Europe showing ‘interest’ in OneWeb says David Morris
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OneWeb, which several experts have tipped could one day be adapted to replace the EU’s Galileo satellite navigation system, is set to launch more into space for the first time. This step forward comes after Russian space agency Roscomos refused to launch a batch of 36 of its satellites. Roscosmos chief Dmitry Rogozin held the OneWeb satellite launch hostage back in March, warning that the company, which the UK Government bought a stake in back in 2020 as it scrambled to replace Galileo, had only two days to provide “comprehensive legally binding” guarantees that the satellites would not be used for military purposes.
OneWeb then decided to call off the scheduled launch from Baikonur, and in the process cut off its ties with Roscosmos following the demands made by Mr Rogozin.
The firm is still only a few rocket launches away from completing its goal of having a network of 648 satellites in space, which are used to beam signals in 3G, 5G, LTE and Wi-Fi for high-speed internet access to all corners of the globe. Now, it is set for a historic launch in India, which the company revealed in its latest announcement will be its 14th.
It is set to be performed on October 23 with the Indian Space Research Organisation, OneWeb has revealed, and it comes after the firm announced last month that 36 of its satellites of had arrived at the Satish Dhawan Space Centre (SDSC- SHAR) in advance of a planned launch from Sriharikota, India.
Following the launch, OneWeb will have launched 70 percent of its planned Gen 1 low Earth orbit (LEO) constellation. While this serves a different function to the EU’s Galileo, which Britain left after Brexit, industry figures have said OneWeb could one day be adapted to carry out the same function.
Currently, OneWeb has more than 400 satellites in orbit, all launched on Soyuz rocket, meaning it is only a few rocket launches away from completing its end target, which was pushed back by Russia.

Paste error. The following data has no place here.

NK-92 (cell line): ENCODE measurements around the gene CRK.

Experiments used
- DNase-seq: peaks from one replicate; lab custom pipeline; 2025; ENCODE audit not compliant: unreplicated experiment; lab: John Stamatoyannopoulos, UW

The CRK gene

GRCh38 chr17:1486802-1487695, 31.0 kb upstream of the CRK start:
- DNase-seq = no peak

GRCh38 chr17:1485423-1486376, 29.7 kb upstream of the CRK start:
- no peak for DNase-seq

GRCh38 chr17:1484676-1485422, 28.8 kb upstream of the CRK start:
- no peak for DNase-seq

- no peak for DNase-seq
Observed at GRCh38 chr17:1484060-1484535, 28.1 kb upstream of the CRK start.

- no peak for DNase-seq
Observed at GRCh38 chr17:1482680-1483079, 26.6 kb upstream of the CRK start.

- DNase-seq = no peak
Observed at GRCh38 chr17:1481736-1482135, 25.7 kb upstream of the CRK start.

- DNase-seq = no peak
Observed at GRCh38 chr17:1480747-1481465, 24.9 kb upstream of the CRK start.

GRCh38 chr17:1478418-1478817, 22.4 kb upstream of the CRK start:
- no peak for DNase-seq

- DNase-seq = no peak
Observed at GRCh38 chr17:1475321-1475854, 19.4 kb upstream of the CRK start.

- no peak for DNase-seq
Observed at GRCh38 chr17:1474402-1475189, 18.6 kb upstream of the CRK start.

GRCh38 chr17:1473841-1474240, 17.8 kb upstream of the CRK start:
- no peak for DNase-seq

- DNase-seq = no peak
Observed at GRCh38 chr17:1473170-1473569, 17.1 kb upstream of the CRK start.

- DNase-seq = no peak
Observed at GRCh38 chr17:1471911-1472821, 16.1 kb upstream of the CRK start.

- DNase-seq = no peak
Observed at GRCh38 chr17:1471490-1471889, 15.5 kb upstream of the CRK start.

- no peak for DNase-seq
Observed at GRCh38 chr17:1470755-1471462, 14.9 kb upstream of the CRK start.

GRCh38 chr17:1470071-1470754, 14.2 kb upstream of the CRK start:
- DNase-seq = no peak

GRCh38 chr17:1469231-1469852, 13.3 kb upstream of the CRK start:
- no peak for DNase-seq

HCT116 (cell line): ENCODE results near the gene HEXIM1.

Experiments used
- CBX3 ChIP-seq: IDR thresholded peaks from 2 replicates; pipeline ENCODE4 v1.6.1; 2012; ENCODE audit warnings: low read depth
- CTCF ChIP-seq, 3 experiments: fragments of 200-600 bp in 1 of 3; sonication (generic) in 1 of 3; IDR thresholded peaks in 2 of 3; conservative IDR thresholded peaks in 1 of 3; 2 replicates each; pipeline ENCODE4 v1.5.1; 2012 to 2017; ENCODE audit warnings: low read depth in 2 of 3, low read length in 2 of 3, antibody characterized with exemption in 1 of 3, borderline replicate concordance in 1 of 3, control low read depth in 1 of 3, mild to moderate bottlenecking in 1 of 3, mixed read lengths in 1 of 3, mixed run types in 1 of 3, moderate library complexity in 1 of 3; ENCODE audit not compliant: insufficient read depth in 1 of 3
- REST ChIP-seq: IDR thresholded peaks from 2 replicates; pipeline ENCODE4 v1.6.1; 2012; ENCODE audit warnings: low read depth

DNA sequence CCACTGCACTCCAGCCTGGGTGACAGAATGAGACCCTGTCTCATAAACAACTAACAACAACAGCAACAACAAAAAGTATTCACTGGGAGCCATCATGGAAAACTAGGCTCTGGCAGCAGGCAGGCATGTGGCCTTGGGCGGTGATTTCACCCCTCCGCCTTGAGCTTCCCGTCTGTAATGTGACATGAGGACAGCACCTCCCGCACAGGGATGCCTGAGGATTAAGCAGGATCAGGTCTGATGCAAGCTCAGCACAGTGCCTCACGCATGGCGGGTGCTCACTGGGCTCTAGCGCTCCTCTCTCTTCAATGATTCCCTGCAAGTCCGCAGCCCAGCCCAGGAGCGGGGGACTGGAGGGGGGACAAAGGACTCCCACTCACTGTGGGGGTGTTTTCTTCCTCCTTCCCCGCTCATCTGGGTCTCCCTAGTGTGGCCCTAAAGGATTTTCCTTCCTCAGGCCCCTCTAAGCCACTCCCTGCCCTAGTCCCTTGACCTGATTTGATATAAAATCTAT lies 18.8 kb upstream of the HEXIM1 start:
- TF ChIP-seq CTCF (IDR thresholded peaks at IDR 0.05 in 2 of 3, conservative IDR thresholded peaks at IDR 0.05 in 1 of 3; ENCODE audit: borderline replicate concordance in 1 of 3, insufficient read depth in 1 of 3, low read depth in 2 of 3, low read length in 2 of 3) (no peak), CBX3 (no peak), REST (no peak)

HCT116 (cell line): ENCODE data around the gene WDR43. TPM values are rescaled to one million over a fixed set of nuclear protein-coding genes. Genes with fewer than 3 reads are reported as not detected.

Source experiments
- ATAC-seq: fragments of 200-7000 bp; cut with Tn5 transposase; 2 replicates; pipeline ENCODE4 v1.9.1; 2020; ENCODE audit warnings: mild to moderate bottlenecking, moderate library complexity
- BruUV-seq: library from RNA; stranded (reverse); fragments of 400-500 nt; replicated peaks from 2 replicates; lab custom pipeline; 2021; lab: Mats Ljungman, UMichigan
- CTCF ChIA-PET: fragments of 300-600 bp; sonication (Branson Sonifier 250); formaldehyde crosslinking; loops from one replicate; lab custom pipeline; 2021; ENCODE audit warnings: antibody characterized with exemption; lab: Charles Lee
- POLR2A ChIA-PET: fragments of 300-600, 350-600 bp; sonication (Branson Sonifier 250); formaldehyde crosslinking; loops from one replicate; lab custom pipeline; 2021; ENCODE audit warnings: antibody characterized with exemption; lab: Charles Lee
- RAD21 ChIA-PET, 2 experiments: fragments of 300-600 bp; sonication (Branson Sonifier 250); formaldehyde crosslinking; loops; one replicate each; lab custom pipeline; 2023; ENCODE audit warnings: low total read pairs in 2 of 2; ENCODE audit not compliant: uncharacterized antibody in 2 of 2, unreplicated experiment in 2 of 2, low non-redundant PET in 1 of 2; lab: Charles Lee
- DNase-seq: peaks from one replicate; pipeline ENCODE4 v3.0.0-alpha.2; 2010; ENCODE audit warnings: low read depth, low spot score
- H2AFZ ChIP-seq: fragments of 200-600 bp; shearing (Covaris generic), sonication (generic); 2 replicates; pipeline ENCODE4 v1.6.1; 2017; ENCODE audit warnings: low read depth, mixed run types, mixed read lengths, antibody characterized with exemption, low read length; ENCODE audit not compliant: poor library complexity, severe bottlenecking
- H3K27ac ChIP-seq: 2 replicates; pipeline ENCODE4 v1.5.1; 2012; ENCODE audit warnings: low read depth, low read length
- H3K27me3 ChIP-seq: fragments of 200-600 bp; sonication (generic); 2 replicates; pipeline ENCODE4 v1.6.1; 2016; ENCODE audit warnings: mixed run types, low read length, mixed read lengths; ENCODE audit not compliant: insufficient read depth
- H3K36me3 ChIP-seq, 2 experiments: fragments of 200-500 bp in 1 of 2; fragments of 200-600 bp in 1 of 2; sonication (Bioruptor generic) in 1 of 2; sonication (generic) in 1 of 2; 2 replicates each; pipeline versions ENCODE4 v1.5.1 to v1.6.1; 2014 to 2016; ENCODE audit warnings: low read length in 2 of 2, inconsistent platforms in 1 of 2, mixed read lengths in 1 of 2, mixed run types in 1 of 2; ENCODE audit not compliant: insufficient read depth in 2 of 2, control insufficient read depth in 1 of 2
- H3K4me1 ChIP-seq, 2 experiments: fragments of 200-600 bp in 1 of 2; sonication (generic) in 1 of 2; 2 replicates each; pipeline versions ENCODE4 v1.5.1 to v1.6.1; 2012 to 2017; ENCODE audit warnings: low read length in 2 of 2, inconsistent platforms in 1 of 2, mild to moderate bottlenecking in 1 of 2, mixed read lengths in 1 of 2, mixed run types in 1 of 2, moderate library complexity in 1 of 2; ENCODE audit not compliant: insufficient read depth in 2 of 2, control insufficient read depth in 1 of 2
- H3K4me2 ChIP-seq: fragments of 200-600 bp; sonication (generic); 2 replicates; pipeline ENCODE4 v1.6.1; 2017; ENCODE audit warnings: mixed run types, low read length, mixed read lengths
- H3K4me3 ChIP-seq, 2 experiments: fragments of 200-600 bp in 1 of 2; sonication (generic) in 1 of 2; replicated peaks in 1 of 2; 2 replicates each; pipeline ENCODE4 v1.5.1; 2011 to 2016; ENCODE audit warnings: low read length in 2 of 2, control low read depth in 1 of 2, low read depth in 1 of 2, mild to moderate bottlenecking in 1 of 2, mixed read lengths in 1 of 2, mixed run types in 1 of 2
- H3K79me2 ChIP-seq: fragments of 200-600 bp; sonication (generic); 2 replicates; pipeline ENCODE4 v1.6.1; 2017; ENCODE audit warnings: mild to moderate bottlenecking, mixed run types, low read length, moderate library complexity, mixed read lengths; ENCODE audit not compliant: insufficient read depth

One additional launch is also set to take place this year as the firm continues to near its target, with three more launches aimed for early next year to complete the constellation.
Neil Masterson, OneWeb CEO, said: “OneWeb’s dedication to industry collaboration has allowed us to successfully navigate the everchanging global environment and prepare for yet another milestone launch.
“We are proud of our ability to adapt and remain on track to deliver global connectivity in the hardest to reach places. With many thanks to our top-of-the line partners ISRO and NSIL, as well as our shareholder Bharti Global for their continued stewardship, we were able to facilitate this upcoming pioneering launch in Sriharikota, India.”
OneWeb had originally planned to complete some of its remaining launches with SpaceX. OneWeb said Elon Musk’s company would add to its 428-strong constellation of satellites already in low-Earth orbit and help it deploy its full fleet.
Mr Masterson said back in March: “We thank SpaceX for their support, which reflects our shared vision for the boundless potential of space. With these launch plans in place, we’re on track to finish building out our full fleet of satellites and deliver robust, fast, secure connectivity around the globe.”
This is despite OneWeb’s satellites and Mr Musk’s Starlink systems, which he has been providing Ukriane with amid the war, carrying out similar functions, which could imply that the two firms might have been opposing.
However OneWeb’s satellites can be launched on a new rocket for the first time, having previously only been blasted into orbit by Russia’s Soyuz rocket.
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